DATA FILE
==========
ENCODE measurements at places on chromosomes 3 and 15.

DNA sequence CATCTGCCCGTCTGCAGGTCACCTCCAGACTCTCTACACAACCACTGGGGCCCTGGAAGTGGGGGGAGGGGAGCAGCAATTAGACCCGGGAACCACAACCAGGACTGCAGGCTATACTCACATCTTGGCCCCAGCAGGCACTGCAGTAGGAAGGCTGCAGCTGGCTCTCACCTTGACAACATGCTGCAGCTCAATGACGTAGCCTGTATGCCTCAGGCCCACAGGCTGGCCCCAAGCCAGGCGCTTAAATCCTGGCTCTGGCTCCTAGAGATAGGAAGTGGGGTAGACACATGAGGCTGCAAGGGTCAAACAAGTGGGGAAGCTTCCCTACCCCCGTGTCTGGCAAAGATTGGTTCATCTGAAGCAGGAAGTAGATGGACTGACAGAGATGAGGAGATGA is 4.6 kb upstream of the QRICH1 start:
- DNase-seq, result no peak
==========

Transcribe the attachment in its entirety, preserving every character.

ENCODE measurements at places on chromosomes 3 and 15.

DNA sequence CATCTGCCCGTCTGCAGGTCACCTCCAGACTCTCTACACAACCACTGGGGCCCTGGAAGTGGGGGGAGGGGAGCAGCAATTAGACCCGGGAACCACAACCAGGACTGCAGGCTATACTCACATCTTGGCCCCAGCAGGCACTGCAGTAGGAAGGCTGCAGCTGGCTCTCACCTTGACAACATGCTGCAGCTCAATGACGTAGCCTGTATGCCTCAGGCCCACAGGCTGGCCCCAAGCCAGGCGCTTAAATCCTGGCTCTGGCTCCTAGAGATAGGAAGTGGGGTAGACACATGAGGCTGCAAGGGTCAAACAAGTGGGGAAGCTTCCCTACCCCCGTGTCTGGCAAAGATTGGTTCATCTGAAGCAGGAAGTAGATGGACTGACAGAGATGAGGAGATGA is 4.6 kb upstream of the QRICH1 start:
- DNase-seq, result no peak